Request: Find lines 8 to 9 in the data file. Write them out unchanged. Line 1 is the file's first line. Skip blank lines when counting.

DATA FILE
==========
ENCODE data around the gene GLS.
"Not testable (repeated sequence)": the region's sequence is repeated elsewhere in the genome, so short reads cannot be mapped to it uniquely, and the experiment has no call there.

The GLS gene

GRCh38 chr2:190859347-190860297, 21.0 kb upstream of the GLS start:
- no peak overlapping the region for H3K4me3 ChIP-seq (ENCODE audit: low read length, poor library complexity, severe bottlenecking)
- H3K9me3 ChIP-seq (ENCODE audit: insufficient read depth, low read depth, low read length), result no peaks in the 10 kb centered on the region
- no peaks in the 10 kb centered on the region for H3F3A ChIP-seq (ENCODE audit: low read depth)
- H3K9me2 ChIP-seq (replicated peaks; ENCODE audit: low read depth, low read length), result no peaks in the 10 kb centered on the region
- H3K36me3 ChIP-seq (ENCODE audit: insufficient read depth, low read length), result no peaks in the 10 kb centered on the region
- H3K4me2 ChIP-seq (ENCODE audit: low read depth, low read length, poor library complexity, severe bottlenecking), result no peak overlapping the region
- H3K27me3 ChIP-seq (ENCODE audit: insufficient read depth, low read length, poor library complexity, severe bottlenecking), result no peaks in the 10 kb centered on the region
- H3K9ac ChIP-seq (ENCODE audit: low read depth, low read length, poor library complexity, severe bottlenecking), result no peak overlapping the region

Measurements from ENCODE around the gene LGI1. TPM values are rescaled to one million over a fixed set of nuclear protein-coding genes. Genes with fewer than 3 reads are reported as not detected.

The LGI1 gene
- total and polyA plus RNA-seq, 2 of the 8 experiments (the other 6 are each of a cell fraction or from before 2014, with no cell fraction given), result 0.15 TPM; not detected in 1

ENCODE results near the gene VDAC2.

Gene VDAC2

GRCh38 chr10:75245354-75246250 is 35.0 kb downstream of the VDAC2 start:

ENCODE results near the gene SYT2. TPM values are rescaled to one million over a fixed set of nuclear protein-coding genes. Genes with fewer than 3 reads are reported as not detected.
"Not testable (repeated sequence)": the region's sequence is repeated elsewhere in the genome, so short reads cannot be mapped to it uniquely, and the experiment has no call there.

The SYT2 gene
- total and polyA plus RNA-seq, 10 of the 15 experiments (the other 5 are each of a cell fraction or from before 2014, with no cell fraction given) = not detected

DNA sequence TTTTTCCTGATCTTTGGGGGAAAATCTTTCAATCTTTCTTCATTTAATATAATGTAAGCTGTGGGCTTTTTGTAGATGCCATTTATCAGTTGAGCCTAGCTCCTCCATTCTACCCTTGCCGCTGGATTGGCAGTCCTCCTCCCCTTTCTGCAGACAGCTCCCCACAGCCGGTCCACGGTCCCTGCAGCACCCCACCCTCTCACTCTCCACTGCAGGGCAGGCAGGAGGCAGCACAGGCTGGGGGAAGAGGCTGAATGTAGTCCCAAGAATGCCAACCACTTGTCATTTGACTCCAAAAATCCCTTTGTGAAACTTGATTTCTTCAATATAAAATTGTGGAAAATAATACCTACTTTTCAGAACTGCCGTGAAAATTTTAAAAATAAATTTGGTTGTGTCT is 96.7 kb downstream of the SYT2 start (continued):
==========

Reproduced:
- H3K9me2 ChIP-seq (replicated peaks; ENCODE audit: low read depth, low read length), result no peaks in the 10 kb centered on the region
- H3K36me3 ChIP-seq (ENCODE audit: insufficient read depth, low read length), result no peaks in the 10 kb centered on the region